‘You can’t change geography’: Taking the Canada-US Relationship to the Next Level

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Excerpts from Remarks on Trade Innovation and Prosperity Working Paper 14 of the Institute for Competitiveness and Prosperity Toronto, September 22, 2010

We are blessed to be beside the US – the biggest market in the world and likely to remain so until at least 2025. I realize there are those, especially in this town, who lament our propinquity to the colossus to the South. To them, I respectfully repeat what a Polish diplomat said to me when I was posted to the UN. “Would you rather be us?”

I don’t subscribe to the declinist school on America. I lived in New York City during the late 70s when there were gas lines, graffiti covered the subway cars and, an epidemic of crime. The Big Apple was rotting and the country was in a malaise.  Jimmy Carter encouraged us all to wear cardigans to keep warm. Arab money was going to buy America. But a funny thing happened on the way to Madison Square Gardens. By 1984,  it was ‘morning again’ in Ronald Reagan’s America. Thanks to Rudy Giuliani, Bill Bratton and Comp-Stat, the Big Apple would get its shine back.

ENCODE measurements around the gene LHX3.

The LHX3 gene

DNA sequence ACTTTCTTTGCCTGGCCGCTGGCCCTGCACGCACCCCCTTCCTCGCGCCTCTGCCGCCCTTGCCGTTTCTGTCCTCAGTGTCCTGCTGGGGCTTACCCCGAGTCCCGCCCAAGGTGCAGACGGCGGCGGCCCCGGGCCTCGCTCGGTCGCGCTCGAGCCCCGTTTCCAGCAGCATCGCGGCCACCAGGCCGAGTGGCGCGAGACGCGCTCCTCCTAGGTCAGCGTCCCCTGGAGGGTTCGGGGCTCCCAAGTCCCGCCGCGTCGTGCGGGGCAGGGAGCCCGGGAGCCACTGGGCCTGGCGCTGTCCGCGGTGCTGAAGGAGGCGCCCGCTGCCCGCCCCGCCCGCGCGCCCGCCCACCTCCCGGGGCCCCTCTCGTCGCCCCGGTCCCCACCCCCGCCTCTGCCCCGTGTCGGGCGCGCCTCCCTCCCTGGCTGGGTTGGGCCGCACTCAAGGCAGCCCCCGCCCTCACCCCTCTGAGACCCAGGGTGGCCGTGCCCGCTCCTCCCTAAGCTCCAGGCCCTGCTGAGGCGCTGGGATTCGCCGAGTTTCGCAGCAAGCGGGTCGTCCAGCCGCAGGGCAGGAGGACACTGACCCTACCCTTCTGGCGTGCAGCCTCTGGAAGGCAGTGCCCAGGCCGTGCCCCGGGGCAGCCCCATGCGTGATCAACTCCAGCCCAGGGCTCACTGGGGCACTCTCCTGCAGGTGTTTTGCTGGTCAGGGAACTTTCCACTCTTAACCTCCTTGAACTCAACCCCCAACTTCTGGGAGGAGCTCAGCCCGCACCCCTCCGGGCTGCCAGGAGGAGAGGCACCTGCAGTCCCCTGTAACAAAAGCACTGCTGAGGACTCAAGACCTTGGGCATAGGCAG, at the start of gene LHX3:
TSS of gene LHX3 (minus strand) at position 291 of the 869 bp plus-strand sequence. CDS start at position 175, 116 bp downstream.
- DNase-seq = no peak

Then came Irangate and the 1987 market crash.  Paul Kennedy’s Rise and Fall of Great Powers was a bestseller. This time, the Japanese were about to become ‘masters of the universe’.  Mitsubishi bought the Rockefeller Centre and Sony bought Columbia Pictures. I worked in the Exxon Building – the name came off the building as the oil giant retreated to Dallas.

But you know what? America came back and the nineties launched a decade of growth that we in Canada especially enjoyed thanks to the Canada-US Free Trade Agreement and its stepchild, NAFTA. There were certainly elements of ‘irrational exuberance’ – as I witnessed before the bubble burst in Silicon Valley. But when it did, the Valley climbed back by ‘boot-strapping’ and reinvention.

… Having spent most of my professional life living abroad and much of that in the United States, I agree with Alistair Cooke, who after 3000 broadcasts on the BBC between 1940-2000, concluded that “in America, the race is on between its decadence and its vitality, and it has lots of both.”